Kroger Co. and Albertson's LLC have joined the Diabetes Prevention and Control Alliance, which will give their shoppers expanded access to community-based programs that can help them detect and better manage the disease.


Kroger, Albertson's LLC, Albertson's, Diabetes Prevention and Control Alliance, Diabetes Control Program, diabetes prevention, food and drug retailers, supermarket, pharmacies, Lincoln Lutz, Raymond McCall, type 2 diabetes, prediabetes, pharmacy, pharmacists, disease management, UnitedHealth Group, blood sugar control, retail pharmacy operators, Deneen Vojta, UnitedHealth Center for Health Reform & Modernization














































































































































































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Kroger, Albertson's join diabetes prevention alliance

April 19th, 2011

NEW YORK – Kroger Co. and Albertson's LLC have joined the Diabetes Prevention and Control Alliance, which will give their shoppers expanded access to community-based programs that can help them detect and better manage the disease.

The food and drug retailers said this week they will support patients enrolled in the alliance's Diabetes Control Program at select store pharmacies. Kroger and Albertson's join UnitedHealth Group, the Y, Walgreens, Novo Nordisk and others as alliance partners.

Kroger has more than 2,400 supermarkets nationwide, and Albertson's operates over 200 supermarkets in Arizona, Arkansas, Colorado, Florida, Louisiana, New Mexico and Texas.

"Managing diabetes is not an easy task. But having a convenient location, such as a Kroger store, where you can get extra support and resources, can make it easier," Lincoln Lutz, vice president of pharmacy for Cincinnati-based Kroger, said in a statement. "We're proud to be a part of the alliance and look forward to contributing to its success in helping to reduce the negative impact of this disease."

Kroger and Albertson's will participate in the alliances Diabetes Control Program, which provides education and support from trained pharmacists to help people with diabetes better control their condition and reduce the risk of developing complications from diabetes, such as nerve, kidney and eye disease. In-store pharmacists at select Kroger and Albertson's locations will conduct blood glucose, cholesterol and blood pressure testing services and provide patients with on-the-spot results, allowing them to get immediate feedback on their progress.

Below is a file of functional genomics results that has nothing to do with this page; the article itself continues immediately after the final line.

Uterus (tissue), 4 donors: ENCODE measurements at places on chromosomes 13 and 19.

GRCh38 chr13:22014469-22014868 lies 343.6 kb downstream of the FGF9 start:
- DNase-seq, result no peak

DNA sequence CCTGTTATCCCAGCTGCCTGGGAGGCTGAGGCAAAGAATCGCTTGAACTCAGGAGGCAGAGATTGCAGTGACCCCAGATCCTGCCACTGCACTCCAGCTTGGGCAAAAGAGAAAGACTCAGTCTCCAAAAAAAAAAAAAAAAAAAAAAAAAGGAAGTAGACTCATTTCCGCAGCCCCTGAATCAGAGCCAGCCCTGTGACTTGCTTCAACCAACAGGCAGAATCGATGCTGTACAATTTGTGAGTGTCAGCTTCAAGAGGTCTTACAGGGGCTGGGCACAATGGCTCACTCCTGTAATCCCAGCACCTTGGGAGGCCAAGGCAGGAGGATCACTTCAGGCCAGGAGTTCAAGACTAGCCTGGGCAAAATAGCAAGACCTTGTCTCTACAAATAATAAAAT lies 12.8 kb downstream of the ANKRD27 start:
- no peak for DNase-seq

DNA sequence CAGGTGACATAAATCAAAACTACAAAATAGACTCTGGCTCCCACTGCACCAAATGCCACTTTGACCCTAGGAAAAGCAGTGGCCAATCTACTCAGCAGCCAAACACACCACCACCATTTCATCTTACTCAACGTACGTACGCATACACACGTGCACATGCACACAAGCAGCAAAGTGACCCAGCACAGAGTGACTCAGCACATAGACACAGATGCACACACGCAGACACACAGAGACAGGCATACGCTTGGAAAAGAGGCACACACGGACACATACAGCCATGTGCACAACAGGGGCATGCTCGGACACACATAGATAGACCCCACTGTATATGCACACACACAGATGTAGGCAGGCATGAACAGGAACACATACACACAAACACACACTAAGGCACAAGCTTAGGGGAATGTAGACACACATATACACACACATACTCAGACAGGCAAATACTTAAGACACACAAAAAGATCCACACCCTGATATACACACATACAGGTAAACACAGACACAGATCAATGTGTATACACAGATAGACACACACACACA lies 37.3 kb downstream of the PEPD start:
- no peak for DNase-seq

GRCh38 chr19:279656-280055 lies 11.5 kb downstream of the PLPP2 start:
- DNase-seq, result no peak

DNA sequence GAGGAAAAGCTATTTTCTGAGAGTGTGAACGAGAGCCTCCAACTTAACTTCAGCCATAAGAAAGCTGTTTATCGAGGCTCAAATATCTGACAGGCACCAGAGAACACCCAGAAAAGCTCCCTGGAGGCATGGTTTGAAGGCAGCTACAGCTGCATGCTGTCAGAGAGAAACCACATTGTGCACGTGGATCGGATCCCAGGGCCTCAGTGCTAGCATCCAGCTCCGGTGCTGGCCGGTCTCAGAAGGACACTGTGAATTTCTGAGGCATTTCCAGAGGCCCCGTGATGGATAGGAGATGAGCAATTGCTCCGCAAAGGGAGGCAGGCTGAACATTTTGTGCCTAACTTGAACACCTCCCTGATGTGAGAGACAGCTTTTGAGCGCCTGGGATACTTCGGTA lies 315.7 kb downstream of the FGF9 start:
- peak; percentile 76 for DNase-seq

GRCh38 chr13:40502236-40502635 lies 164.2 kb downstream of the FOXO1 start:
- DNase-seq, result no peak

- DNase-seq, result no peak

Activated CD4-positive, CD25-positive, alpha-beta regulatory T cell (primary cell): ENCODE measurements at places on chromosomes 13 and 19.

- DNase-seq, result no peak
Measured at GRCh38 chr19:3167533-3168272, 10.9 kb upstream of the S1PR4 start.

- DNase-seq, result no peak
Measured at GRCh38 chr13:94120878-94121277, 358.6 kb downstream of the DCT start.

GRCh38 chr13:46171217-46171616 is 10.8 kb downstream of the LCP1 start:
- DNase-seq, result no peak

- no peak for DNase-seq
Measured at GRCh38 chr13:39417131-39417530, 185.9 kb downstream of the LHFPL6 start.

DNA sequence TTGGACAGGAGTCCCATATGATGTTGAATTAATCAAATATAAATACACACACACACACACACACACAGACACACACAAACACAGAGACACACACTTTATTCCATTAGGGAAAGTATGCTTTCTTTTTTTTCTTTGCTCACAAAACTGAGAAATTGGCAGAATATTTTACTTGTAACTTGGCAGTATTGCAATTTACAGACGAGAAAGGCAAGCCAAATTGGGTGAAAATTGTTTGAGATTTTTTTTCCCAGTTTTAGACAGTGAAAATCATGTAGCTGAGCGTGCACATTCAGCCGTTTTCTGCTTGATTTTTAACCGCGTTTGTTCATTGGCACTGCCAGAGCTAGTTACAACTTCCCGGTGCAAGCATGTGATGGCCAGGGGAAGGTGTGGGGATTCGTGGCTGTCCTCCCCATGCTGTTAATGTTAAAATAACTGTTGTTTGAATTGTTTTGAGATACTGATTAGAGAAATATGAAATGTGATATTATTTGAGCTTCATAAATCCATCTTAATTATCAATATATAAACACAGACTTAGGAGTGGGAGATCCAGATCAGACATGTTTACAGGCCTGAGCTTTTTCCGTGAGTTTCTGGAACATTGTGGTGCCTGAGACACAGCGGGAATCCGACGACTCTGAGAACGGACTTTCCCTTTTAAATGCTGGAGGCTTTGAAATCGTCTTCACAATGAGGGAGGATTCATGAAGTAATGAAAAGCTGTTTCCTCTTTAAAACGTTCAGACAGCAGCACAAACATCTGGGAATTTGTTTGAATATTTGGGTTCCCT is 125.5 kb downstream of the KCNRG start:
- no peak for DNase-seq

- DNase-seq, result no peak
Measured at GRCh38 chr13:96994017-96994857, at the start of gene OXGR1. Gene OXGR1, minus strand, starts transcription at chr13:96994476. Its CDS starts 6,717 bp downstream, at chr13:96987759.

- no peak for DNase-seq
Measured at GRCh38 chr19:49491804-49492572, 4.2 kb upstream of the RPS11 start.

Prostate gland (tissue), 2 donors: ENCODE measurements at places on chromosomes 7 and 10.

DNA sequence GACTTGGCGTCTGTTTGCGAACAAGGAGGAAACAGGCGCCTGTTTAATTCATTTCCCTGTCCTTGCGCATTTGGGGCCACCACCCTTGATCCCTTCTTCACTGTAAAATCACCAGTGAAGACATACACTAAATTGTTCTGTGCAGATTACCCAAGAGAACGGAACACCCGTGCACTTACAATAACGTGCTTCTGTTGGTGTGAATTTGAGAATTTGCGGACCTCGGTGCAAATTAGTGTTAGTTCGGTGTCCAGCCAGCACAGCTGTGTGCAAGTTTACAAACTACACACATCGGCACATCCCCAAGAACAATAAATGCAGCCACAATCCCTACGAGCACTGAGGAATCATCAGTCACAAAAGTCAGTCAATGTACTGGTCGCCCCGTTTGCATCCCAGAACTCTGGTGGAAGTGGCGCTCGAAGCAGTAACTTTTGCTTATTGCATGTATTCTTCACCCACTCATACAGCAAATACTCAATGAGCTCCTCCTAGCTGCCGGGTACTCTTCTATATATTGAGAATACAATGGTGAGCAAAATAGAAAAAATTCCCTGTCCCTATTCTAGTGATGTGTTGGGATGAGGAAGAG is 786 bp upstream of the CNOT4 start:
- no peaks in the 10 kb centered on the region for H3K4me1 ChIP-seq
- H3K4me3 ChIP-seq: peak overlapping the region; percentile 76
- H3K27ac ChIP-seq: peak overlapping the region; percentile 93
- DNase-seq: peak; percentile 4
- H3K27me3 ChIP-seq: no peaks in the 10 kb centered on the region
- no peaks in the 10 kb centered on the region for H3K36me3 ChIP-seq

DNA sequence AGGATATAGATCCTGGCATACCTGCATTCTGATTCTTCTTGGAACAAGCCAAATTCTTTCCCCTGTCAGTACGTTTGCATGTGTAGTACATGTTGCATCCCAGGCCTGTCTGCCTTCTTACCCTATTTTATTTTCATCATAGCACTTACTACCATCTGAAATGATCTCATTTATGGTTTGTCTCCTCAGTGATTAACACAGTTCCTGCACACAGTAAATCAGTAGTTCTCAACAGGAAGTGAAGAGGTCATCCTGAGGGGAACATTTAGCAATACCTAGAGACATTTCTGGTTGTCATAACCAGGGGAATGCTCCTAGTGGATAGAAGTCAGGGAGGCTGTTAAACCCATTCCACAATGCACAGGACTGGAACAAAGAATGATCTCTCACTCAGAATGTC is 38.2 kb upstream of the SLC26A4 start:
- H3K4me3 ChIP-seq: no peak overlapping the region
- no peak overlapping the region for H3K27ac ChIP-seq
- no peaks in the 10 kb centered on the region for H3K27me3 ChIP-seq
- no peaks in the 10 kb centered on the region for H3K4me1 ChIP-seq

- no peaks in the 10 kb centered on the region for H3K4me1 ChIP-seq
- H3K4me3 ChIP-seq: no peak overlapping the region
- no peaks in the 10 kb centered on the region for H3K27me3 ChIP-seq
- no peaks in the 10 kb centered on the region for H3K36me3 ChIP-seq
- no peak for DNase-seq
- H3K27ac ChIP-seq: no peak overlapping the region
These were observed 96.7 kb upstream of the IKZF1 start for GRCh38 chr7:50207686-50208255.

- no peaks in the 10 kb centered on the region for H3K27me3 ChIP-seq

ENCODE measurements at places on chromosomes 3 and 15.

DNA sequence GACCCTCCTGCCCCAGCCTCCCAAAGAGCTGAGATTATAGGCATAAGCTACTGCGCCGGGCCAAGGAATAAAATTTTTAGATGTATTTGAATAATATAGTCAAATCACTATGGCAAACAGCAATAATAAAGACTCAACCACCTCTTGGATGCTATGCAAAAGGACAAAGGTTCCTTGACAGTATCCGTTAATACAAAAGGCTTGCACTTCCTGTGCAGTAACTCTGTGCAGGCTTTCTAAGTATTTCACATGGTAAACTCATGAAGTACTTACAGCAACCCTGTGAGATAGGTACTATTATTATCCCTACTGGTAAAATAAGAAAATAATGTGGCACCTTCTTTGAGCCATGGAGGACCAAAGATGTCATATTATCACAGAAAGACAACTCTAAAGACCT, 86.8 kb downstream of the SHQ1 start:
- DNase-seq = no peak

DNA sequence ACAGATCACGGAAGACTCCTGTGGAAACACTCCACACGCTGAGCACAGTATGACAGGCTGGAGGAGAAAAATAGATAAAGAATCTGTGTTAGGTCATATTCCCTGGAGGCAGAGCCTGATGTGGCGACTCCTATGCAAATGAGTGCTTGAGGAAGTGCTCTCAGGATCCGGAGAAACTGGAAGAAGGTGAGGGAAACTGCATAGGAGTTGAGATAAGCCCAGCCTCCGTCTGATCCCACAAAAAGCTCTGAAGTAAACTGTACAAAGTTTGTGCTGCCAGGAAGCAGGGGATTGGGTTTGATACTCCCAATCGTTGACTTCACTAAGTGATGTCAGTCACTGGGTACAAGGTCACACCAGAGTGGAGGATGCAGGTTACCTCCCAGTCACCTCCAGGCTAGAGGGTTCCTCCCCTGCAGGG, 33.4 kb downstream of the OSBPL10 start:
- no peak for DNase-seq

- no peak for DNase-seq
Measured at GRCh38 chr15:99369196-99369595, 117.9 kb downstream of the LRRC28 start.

Currently, Kroger is offering the Diabetes Control Program in Cincinnati, Columbus and Dayton, Ohio, and plans to offer it in Atlanta, Dallas, Houston and Las Vegas later this year. Meanwhile, Albertson's offering the program at stores in Phoenix and Tucson and is slated to make it available at stores in Dallas and in Tampa and Orlando, Fla., later this year.

"Diabetes is becoming increasingly pervasive in the United States and in the communities we serve," stated Raymond McCall, vice president of pharmacy operations for Boise, Idaho-based Albertson's. "By participating in the Diabetes Prevention and Control Alliance, we are able to offer more specific disease management to participating patients that will help them control their diabetes and maintain a healthy lifestyle."

UnitedHealth Group formed the Diabetes Prevention and Control Alliance to help address the growing epidemic of prediabetes and type 2 diabetes, which threaten to affect more than half of all Americans by 2020 at an annual cost of $500 billion if current trends continue, according to a recent UnitedHealth Center for Health Reform & Modernization report.

The Diabetes Control Program provides people with diabetes access to trained pharmacists and nurse practitioners who provide personalized coaching and counseling in the convenient setting of a local pharmacy and help patients improve adherence to their doctors' treatment plans. The goal is for patients to improve blood sugar control. The alliance noted that every percentage point drop in HbA1c levels reduces by 40% the risk of developing complications from diabetes, which include heart disease, nerve disease, blindness and limb amputations.

According to the alliance, the pharmacy partners will receive incentive payments based on participants' results, helping to drive performance. For example, Albertson's pharmacies will get incentive payments based on participating patients' weight loss, decrease in blood pressure and cholesterol levels, and improvement in their blood glucose control, as well as reimbursement for each patient's participation. Also, advanced health plan swipe card technology introduced by UnitedHealth will enable the pharmacies to process payments at the point of service and be paid within 24 hours.

The participation of retail pharmacy operators like Kroger and Albertson's extends the reach of the Diabetes Control Program's services, according to Deneen Vojta, M.D., senior vice president of the UnitedHealth Center for Health Reform & Modernization and one of the chief architects of the Diabetes Prevention and Control Alliance.

"Offering consumers the choice to visit more locations that are convenient for them will increase the chances that they stick with their doctors' recommended treatment programs and improve their health," Vojta commented.

Services offered by the alliance may be contracted by any health insurer or plan sponsor. According to UnitedHealth, the alliance marks the first time in the United States that a health plan is paying for evidence-based diabetes prevention and engaging pharmacists to support critical diabetes management programs.

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